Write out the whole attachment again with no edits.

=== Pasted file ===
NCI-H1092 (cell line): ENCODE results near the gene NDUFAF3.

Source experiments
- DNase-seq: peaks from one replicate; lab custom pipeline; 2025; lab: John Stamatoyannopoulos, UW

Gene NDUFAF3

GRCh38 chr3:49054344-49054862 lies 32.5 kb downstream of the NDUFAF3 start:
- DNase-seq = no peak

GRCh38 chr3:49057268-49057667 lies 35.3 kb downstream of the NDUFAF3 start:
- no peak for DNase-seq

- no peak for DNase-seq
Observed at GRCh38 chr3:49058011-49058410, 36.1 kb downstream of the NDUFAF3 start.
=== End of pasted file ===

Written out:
NCI-H1092 (cell line): ENCODE results near the gene NDUFAF3.

Source experiments
- DNase-seq: peaks from one replicate; lab custom pipeline; 2025; lab: John Stamatoyannopoulos, UW

Gene NDUFAF3

GRCh38 chr3:49054344-49054862 lies 32.5 kb downstream of the NDUFAF3 start:
- DNase-seq = no peak

GRCh38 chr3:49057268-49057667 lies 35.3 kb downstream of the NDUFAF3 start:
- no peak for DNase-seq

- no peak for DNase-seq
Observed at GRCh38 chr3:49058011-49058410, 36.1 kb downstream of the NDUFAF3 start.